When you say backer blocks, what do you mean - like a hand sanding block?

The task at hand is the "Barrel Extension" of a 100 year old Winchester 1897 shotgun. This is a figure-eight shaped piece of metal that is the mating surface between the barrel and magazine tube - essentially, fore half of the shotgun - and the receiver itself. On the underside there are stamped numbers, both receiver and front end. The front end is from a different shotgun and doesn't match.

I should note that the shotgun has recently been worked over by a CAS gunsmith specializing in '97s; it has a couple of new small parts and springs, has been checked for safety, and had the forcing cone lengthened...the barrel went from 28" or so to 18, with a new bead up front. The shotgun was inherited, so it's a freebie, from a fellow shooter and had been reblued at least once in the past, long enough ago for the reblue to be pleasingly worn. The wood is quite good for a 100 year old shotgun (106 years for the receiver, 100 years for the barrel). So, this is one of those goofy obsessive projects that I'm doing just for myself. What I would like to do is remove the numbers on the barrel section entirely (a non-firearm) and/or restamp them to match.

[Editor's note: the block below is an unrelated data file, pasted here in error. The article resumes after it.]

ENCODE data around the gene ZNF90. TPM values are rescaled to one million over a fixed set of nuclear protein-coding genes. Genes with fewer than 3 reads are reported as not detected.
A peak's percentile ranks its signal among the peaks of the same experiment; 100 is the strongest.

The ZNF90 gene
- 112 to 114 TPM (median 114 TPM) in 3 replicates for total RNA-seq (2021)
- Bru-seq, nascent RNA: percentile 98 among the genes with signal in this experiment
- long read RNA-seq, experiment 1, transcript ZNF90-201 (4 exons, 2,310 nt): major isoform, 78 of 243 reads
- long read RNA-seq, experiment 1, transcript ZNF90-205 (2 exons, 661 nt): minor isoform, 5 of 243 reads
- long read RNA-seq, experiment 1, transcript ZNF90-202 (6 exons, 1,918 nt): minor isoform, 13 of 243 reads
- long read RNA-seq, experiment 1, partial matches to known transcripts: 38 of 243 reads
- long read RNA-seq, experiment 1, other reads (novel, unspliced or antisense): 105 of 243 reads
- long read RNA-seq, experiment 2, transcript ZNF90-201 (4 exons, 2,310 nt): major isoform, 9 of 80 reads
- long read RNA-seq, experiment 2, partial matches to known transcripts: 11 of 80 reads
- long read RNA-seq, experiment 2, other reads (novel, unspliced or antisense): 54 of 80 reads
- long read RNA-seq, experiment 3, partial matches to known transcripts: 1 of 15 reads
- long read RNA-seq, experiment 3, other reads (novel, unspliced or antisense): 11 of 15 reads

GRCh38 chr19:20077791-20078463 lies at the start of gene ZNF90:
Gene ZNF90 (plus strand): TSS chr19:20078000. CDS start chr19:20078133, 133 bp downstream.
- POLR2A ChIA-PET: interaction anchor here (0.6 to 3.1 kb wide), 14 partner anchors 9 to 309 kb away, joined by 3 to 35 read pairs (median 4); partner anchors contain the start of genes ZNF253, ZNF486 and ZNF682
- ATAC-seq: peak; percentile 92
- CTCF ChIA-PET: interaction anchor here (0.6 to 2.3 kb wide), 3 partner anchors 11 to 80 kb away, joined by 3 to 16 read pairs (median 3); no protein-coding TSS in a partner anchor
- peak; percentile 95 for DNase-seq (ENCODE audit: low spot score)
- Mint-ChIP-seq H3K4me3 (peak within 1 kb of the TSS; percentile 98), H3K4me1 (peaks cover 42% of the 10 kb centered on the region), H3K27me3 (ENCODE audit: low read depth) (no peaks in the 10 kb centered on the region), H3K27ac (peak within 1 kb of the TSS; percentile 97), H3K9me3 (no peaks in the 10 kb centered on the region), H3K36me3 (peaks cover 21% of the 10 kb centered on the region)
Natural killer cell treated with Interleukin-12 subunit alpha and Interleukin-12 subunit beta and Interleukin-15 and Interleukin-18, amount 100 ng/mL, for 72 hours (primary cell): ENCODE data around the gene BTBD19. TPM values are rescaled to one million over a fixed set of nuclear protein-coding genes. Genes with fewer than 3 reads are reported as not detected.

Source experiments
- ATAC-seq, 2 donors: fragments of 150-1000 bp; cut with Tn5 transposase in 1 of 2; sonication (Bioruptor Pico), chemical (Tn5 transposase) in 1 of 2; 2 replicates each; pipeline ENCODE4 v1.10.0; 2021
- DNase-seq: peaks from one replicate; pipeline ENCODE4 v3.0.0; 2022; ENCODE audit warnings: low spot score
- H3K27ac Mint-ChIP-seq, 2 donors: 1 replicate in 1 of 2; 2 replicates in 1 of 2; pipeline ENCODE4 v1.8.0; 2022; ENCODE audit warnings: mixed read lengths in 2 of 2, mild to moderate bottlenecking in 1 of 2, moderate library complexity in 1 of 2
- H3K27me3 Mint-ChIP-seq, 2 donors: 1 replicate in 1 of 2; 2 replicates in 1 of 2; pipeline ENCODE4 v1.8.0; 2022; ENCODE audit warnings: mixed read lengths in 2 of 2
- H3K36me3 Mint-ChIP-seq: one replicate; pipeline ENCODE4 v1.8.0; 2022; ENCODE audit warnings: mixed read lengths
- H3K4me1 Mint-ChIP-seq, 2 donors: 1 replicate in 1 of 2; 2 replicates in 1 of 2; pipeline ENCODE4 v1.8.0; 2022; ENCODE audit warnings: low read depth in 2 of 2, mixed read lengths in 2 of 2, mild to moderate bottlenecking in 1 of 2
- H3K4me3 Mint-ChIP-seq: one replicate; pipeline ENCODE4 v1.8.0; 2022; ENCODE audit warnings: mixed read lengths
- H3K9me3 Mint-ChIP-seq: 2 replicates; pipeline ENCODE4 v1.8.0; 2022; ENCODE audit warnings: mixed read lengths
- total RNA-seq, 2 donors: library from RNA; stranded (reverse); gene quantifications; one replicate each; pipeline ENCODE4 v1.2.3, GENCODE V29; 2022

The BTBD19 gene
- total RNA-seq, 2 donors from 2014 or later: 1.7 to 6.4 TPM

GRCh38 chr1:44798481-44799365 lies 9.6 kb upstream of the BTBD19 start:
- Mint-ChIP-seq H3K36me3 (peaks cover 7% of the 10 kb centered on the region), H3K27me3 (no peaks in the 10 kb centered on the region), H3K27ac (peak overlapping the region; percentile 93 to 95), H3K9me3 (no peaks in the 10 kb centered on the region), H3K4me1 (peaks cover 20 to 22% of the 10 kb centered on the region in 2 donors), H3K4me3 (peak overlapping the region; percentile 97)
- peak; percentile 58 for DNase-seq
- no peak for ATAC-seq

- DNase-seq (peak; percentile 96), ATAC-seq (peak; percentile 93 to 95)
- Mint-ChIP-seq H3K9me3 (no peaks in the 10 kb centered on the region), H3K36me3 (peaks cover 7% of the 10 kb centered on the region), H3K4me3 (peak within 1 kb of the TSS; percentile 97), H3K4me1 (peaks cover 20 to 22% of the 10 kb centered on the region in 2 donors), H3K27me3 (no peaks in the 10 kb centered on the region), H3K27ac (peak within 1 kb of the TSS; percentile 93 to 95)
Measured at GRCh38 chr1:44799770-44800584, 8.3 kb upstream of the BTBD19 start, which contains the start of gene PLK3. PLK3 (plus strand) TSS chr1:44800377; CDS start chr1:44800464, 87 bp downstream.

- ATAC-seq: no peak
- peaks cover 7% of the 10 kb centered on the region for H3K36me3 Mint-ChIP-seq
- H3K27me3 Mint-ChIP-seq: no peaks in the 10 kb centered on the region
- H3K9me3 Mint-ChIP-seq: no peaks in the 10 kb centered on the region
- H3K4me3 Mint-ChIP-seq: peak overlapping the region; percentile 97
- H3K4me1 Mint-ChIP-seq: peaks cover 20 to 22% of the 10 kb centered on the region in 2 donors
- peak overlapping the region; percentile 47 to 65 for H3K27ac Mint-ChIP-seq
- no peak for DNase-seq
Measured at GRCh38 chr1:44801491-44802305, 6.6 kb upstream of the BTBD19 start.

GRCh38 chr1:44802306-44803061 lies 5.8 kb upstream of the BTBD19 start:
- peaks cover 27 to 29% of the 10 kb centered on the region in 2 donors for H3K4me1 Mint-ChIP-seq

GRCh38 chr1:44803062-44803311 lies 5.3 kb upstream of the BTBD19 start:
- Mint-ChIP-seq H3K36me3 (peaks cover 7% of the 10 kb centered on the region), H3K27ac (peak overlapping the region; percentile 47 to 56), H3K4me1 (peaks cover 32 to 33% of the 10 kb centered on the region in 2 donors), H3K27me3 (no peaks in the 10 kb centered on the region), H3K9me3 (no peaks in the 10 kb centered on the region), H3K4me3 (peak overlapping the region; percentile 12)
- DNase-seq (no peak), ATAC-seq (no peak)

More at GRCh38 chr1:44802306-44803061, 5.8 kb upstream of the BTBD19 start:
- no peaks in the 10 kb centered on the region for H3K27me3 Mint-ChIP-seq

I don't want to spent money to buy tools or to have someone else do it, and I don't presently have a shop, so this is done over carpet with a vacuum close at hand.